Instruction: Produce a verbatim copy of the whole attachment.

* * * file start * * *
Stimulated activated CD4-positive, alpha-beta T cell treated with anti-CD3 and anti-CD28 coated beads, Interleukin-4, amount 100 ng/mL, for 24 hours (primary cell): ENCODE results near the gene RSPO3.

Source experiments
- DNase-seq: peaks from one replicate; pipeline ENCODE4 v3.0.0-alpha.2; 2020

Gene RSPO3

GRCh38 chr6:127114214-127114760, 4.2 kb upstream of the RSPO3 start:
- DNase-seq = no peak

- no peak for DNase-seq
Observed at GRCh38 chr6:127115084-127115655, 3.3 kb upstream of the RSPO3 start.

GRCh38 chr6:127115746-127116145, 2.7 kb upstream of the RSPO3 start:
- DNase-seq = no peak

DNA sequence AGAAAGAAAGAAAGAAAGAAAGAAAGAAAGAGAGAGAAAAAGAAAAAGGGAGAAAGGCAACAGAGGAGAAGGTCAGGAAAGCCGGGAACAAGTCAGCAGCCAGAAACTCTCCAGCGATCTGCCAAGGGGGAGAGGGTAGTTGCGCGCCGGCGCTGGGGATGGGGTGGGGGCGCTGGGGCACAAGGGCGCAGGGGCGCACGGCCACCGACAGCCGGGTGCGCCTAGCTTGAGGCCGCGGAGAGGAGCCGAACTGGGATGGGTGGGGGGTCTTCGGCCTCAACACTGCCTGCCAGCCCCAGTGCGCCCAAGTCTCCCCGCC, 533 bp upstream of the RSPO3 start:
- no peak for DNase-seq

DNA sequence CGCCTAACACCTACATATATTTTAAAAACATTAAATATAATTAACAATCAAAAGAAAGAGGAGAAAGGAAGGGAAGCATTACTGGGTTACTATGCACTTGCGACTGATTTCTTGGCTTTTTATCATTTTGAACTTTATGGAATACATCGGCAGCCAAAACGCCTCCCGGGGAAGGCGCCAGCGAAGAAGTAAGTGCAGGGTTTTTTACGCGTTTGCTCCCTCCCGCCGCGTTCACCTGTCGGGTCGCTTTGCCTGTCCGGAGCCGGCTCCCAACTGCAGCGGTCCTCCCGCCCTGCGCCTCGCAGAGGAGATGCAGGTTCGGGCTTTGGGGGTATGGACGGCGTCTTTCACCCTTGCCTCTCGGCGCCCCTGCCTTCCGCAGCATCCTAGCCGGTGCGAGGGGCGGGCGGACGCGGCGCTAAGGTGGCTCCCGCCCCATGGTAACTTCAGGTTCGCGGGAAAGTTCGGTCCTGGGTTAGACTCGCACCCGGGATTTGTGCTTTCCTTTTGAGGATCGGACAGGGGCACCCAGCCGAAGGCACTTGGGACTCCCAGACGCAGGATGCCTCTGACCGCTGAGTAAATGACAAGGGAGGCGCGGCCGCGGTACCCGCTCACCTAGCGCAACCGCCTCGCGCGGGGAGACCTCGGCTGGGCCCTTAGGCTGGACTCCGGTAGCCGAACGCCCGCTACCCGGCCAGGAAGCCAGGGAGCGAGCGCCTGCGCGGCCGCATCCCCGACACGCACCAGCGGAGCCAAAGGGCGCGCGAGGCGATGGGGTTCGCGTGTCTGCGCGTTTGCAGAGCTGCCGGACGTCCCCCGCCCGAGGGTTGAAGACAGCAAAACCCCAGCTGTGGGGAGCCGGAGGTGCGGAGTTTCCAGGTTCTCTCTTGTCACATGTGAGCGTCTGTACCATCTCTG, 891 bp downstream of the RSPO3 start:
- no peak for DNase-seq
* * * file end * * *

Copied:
Stimulated activated CD4-positive, alpha-beta T cell treated with anti-CD3 and anti-CD28 coated beads, Interleukin-4, amount 100 ng/mL, for 24 hours (primary cell): ENCODE results near the gene RSPO3.

Source experiments
- DNase-seq: peaks from one replicate; pipeline ENCODE4 v3.0.0-alpha.2; 2020

Gene RSPO3

GRCh38 chr6:127114214-127114760, 4.2 kb upstream of the RSPO3 start:
- DNase-seq = no peak

- no peak for DNase-seq
Observed at GRCh38 chr6:127115084-127115655, 3.3 kb upstream of the RSPO3 start.

GRCh38 chr6:127115746-127116145, 2.7 kb upstream of the RSPO3 start:
- DNase-seq = no peak

DNA sequence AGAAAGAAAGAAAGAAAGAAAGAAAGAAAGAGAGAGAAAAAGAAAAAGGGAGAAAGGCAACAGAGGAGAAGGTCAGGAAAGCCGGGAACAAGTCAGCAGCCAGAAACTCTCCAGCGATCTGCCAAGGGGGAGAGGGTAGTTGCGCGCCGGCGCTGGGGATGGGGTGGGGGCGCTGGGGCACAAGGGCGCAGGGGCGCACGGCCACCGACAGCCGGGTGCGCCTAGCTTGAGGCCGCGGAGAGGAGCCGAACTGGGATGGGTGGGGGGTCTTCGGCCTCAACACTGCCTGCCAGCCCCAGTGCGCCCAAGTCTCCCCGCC, 533 bp upstream of the RSPO3 start:
- no peak for DNase-seq

DNA sequence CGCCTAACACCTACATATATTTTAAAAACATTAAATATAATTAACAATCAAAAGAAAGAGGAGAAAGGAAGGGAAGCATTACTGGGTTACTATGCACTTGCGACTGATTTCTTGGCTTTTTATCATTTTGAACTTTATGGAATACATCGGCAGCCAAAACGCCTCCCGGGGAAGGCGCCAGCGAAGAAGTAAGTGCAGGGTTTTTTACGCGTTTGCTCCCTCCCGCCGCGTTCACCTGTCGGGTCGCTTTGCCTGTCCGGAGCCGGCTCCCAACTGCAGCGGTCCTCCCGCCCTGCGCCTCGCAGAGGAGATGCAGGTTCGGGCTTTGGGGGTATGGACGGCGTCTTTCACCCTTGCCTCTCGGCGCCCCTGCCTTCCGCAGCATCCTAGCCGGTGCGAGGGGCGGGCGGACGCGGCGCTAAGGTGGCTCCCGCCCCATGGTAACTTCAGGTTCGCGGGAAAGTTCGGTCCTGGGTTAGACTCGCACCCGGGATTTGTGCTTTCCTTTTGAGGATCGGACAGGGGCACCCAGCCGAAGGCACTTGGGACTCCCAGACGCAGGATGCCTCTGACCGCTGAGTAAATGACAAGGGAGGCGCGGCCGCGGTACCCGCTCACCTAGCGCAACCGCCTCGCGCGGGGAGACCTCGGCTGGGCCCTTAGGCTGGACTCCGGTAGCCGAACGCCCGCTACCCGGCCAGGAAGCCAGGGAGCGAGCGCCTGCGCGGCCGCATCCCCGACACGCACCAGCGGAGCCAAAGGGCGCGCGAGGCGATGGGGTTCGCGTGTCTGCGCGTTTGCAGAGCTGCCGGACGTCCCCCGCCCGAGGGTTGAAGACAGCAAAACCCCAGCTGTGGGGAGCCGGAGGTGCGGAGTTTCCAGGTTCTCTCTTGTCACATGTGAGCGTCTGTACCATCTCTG, 891 bp downstream of the RSPO3 start:
- no peak for DNase-seq